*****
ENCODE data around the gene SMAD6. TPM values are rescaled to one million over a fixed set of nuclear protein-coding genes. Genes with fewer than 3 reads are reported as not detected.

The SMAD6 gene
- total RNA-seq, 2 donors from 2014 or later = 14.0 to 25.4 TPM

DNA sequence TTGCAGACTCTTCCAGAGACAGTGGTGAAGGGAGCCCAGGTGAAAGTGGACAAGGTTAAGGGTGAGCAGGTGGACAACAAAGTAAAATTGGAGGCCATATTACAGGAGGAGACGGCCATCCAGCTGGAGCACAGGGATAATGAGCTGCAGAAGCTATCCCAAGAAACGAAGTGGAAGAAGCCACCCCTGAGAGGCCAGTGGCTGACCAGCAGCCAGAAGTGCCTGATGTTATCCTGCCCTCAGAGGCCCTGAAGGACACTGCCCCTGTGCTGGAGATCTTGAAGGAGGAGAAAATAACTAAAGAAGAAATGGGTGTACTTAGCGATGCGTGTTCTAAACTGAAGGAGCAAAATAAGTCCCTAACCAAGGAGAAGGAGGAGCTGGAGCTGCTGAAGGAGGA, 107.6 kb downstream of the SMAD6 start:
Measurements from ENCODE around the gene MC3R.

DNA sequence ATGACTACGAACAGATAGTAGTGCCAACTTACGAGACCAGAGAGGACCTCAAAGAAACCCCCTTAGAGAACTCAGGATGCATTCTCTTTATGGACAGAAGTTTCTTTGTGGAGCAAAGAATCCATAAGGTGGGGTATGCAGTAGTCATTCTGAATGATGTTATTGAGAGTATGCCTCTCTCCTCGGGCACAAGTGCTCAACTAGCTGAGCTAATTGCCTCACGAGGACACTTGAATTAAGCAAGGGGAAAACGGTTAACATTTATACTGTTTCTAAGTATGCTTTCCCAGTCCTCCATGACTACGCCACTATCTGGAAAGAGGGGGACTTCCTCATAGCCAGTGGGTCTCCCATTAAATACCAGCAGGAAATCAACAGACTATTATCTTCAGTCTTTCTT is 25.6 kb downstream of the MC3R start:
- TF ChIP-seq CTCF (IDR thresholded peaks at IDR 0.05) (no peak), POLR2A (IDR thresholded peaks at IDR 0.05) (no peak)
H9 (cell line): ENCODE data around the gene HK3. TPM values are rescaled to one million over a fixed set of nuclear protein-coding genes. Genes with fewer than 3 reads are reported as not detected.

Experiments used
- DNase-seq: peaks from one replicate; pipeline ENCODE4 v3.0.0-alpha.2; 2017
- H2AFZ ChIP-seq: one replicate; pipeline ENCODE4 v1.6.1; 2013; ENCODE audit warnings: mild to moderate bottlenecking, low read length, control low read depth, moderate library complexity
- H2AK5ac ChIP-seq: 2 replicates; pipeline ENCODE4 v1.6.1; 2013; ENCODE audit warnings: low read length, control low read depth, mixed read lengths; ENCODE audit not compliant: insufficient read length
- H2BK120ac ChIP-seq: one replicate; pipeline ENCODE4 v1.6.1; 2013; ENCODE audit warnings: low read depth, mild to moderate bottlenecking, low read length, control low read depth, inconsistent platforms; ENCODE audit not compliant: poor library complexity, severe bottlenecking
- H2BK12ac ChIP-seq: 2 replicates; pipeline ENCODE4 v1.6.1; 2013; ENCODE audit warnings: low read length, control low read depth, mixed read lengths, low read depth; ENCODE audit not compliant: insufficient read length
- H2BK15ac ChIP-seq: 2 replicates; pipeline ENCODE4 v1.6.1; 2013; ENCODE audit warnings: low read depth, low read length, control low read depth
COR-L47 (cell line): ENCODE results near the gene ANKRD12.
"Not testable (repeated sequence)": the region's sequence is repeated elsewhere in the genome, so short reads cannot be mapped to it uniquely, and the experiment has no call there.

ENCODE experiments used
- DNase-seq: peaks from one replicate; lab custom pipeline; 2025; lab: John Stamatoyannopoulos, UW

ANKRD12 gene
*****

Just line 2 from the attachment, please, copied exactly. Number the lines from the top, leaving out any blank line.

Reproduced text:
The SMAD6 gene